In 1535, after experiencing an unsettling vision of the future, an Inuk woman named Hummiktuq adopts a polar bear cub. Dramatic and humorous, The Breathing Hole follows the bear as he takes the audience on an epic five century journey from a tiny Inuit community, through the tragic Franklin Expedition, and into a 21st century ravaged by climate change.
With extraordinary design featuring large-scale puppetry and an outstanding cast of 16 actors, The Breathing Hole is a masterful feat of stagecraft and imagination.
The play is presented in English and Inuktut.
Indigenous Theatre at the National Arts Centre is the first National Indigenous theatre department in the world! Our art is alive—it is shape-shifting and developing as we continue to learn, create, and share with one another. In many ways, its trajectory is tied to the rise of Indigenous activism beginning in the 1960s, marking a shift towards Indigenous self-determination and self-representation. Over the decades, Indigenous folks and organizations across Turtle Island gathered to resist policies and legislation that banned our cultural expression and practices. Out of this refusal, artworks reflecting Indigenous identities and realities emerged, triggering new ways of creating and performing Indigenous theatre.
We have, and continue to, witness our artistic community break down barriers, rise to artistic excellence and embody culturally specific storytelling practices. As Indigenous artists ourselves, we want to bring the joy we feel as dreamers, makers and doers to a wider community. Through all of our initiatives, we aim to foster and preserve Indigenous artistic practices and create welcoming spaces of cultural resurgence and inspiration. We humbly and passionately strive to honour the past and present work of Indigenous performing artists as we build a future together. This work is not over; it is just a beginning.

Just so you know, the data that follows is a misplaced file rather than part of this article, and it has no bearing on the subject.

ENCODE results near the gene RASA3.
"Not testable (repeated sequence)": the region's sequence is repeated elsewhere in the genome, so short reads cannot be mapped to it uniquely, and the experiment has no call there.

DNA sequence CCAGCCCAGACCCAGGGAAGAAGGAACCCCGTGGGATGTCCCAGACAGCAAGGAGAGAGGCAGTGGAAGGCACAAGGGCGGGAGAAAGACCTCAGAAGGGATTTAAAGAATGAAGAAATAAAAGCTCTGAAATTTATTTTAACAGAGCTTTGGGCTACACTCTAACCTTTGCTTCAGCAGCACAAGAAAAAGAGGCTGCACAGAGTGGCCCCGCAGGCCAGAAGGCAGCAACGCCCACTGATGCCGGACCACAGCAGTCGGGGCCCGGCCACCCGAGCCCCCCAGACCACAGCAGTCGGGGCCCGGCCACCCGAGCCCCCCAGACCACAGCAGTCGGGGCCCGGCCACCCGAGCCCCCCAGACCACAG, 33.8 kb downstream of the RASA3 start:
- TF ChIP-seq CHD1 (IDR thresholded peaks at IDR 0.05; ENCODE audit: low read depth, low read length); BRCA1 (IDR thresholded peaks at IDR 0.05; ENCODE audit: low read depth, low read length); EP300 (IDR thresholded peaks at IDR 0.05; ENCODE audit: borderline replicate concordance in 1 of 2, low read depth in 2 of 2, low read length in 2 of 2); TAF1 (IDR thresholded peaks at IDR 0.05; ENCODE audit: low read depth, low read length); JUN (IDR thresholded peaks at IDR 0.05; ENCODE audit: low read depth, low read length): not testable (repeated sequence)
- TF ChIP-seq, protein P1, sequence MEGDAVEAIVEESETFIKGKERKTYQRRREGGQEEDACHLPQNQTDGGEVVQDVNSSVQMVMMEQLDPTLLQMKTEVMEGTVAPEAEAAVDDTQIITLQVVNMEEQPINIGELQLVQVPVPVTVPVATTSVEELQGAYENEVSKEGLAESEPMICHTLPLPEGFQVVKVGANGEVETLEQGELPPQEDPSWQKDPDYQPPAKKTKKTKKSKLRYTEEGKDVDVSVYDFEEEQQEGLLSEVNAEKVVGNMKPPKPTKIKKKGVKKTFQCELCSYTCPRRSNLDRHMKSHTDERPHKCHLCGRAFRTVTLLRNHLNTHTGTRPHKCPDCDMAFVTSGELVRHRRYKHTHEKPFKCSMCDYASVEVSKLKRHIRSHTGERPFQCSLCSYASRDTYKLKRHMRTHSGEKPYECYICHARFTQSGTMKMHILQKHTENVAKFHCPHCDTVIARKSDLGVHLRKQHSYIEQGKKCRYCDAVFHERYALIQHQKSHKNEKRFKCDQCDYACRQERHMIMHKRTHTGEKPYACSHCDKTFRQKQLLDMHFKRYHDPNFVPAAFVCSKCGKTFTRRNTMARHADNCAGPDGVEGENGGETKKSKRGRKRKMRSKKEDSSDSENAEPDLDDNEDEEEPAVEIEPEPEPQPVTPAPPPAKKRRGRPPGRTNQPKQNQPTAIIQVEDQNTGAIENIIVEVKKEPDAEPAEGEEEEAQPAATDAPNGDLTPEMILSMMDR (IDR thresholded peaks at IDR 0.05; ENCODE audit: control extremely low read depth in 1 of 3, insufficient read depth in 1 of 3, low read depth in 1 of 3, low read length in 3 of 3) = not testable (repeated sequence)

Dr. Lindsay Lachance, Artistic Associate
The National Creation Fund’s investment of $200,000 supports three workshops during the final phase of the project’s development: a language workshop in the Inuktut dialect of Nattlingmiutut with Nilaulaaq Miriam Aglukkaq; a traditional Nattilik drumming workshop in Gjoa Haven led by Attima Hadlari; and a puppet workshop with members of the Old Trout Puppet Workshop. These workshops are essential elements of a creation process that respects Inuit culture, traditions and protocols.
An NAC Indigenous Theatre / NAC English Theatre co-production, in association with the National Arts Centre’s National Creation Fund.
The Breathing Hole is presented as part of Nordic Bridges, a year-long cultural initiative led by Harbourfront Centre in Toronto and supported by the Nordic Council of Ministers. Visit NordicBridges.ca to learn more.
December 2 to 10, 2022 : Babs Asper Theatre, National Arts Centre (Ottawa)
The Breathing Hole is a dramatically different production than the one that had its world premiere at the Stratford Festival in 2017.